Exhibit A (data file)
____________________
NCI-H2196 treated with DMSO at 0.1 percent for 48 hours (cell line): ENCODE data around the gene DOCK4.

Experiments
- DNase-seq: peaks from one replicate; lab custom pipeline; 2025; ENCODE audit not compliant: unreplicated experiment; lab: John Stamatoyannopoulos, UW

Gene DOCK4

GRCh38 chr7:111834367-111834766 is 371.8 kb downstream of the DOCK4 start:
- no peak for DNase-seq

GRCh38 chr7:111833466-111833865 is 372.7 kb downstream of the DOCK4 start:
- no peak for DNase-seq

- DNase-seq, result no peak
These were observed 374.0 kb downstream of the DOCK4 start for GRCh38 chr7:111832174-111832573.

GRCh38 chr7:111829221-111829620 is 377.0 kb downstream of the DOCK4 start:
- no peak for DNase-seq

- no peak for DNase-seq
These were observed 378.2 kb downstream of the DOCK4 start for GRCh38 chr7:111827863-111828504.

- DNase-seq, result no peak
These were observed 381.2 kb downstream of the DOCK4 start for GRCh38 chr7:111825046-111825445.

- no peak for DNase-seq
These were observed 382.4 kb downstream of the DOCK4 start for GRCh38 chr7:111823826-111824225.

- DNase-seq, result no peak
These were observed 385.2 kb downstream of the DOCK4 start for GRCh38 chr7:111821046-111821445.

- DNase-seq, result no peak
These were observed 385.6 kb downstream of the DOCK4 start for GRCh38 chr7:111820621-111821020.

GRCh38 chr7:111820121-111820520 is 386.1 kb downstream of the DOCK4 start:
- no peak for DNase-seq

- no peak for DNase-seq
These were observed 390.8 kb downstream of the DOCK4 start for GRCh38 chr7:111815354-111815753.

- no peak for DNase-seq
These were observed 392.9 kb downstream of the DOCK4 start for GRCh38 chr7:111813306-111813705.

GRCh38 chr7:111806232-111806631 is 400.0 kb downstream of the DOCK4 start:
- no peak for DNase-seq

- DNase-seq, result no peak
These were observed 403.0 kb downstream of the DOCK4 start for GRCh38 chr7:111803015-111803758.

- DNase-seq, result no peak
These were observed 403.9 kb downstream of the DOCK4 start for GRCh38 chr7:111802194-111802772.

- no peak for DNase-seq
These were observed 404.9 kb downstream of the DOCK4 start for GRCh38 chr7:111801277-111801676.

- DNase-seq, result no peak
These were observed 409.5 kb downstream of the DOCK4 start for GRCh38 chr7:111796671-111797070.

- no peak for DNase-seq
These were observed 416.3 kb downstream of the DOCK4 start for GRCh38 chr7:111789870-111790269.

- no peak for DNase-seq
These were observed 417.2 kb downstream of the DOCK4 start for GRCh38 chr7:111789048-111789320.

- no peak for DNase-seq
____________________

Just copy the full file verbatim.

NCI-H2196 treated with DMSO at 0.1 percent for 48 hours (cell line): ENCODE data around the gene DOCK4.

Experiments
- DNase-seq: peaks from one replicate; lab custom pipeline; 2025; ENCODE audit not compliant: unreplicated experiment; lab: John Stamatoyannopoulos, UW

Gene DOCK4

GRCh38 chr7:111834367-111834766 is 371.8 kb downstream of the DOCK4 start:
- no peak for DNase-seq

GRCh38 chr7:111833466-111833865 is 372.7 kb downstream of the DOCK4 start:
- no peak for DNase-seq

- DNase-seq, result no peak
These were observed 374.0 kb downstream of the DOCK4 start for GRCh38 chr7:111832174-111832573.

GRCh38 chr7:111829221-111829620 is 377.0 kb downstream of the DOCK4 start:
- no peak for DNase-seq

- no peak for DNase-seq
These were observed 378.2 kb downstream of the DOCK4 start for GRCh38 chr7:111827863-111828504.

- DNase-seq, result no peak
These were observed 381.2 kb downstream of the DOCK4 start for GRCh38 chr7:111825046-111825445.

- no peak for DNase-seq
These were observed 382.4 kb downstream of the DOCK4 start for GRCh38 chr7:111823826-111824225.

- DNase-seq, result no peak
These were observed 385.2 kb downstream of the DOCK4 start for GRCh38 chr7:111821046-111821445.

- DNase-seq, result no peak
These were observed 385.6 kb downstream of the DOCK4 start for GRCh38 chr7:111820621-111821020.

GRCh38 chr7:111820121-111820520 is 386.1 kb downstream of the DOCK4 start:
- no peak for DNase-seq

- no peak for DNase-seq
These were observed 390.8 kb downstream of the DOCK4 start for GRCh38 chr7:111815354-111815753.

- no peak for DNase-seq
These were observed 392.9 kb downstream of the DOCK4 start for GRCh38 chr7:111813306-111813705.

GRCh38 chr7:111806232-111806631 is 400.0 kb downstream of the DOCK4 start:
- no peak for DNase-seq

- DNase-seq, result no peak
These were observed 403.0 kb downstream of the DOCK4 start for GRCh38 chr7:111803015-111803758.

- DNase-seq, result no peak
These were observed 403.9 kb downstream of the DOCK4 start for GRCh38 chr7:111802194-111802772.

- no peak for DNase-seq
These were observed 404.9 kb downstream of the DOCK4 start for GRCh38 chr7:111801277-111801676.

- DNase-seq, result no peak
These were observed 409.5 kb downstream of the DOCK4 start for GRCh38 chr7:111796671-111797070.

- no peak for DNase-seq
These were observed 416.3 kb downstream of the DOCK4 start for GRCh38 chr7:111789870-111790269.

- no peak for DNase-seq
These were observed 417.2 kb downstream of the DOCK4 start for GRCh38 chr7:111789048-111789320.

- no peak for DNase-seq